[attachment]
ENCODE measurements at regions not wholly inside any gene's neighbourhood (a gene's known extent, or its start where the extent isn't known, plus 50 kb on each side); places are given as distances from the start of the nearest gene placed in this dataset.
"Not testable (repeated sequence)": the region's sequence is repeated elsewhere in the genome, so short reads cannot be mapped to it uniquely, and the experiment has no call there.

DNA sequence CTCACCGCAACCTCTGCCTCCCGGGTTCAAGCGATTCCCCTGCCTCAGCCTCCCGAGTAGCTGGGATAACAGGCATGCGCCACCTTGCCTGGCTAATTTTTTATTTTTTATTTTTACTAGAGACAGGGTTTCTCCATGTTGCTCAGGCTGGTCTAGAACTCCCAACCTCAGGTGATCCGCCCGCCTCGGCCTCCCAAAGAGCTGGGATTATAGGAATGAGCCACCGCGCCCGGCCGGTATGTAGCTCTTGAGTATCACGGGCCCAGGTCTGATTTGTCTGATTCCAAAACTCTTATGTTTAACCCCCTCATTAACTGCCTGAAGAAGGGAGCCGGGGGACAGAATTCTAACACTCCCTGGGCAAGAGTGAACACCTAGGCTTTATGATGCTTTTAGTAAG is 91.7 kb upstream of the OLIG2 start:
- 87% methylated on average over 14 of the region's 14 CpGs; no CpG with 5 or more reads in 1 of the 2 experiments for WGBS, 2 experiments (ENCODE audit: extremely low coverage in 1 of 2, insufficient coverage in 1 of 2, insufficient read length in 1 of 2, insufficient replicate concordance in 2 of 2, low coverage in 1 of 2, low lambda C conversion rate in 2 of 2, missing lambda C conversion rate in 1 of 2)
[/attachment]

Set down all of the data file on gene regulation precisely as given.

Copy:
ENCODE measurements at regions not wholly inside any gene's neighbourhood (a gene's known extent, or its start where the extent isn't known, plus 50 kb on each side); places are given as distances from the start of the nearest gene placed in this dataset.
"Not testable (repeated sequence)": the region's sequence is repeated elsewhere in the genome, so short reads cannot be mapped to it uniquely, and the experiment has no call there.

DNA sequence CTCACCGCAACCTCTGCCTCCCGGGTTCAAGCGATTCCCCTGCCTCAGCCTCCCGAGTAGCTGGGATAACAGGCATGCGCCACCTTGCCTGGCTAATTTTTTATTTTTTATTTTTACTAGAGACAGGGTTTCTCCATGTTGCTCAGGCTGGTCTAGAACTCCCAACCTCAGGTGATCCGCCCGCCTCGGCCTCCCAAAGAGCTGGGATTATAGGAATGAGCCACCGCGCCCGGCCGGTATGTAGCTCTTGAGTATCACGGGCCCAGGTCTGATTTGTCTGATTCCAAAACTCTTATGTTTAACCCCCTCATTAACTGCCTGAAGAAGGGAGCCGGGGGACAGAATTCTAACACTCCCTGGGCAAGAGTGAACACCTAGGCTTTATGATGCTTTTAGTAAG is 91.7 kb upstream of the OLIG2 start:
- 87% methylated on average over 14 of the region's 14 CpGs; no CpG with 5 or more reads in 1 of the 2 experiments for WGBS, 2 experiments (ENCODE audit: extremely low coverage in 1 of 2, insufficient coverage in 1 of 2, insufficient read length in 1 of 2, insufficient replicate concordance in 2 of 2, low coverage in 1 of 2, low lambda C conversion rate in 2 of 2, missing lambda C conversion rate in 1 of 2)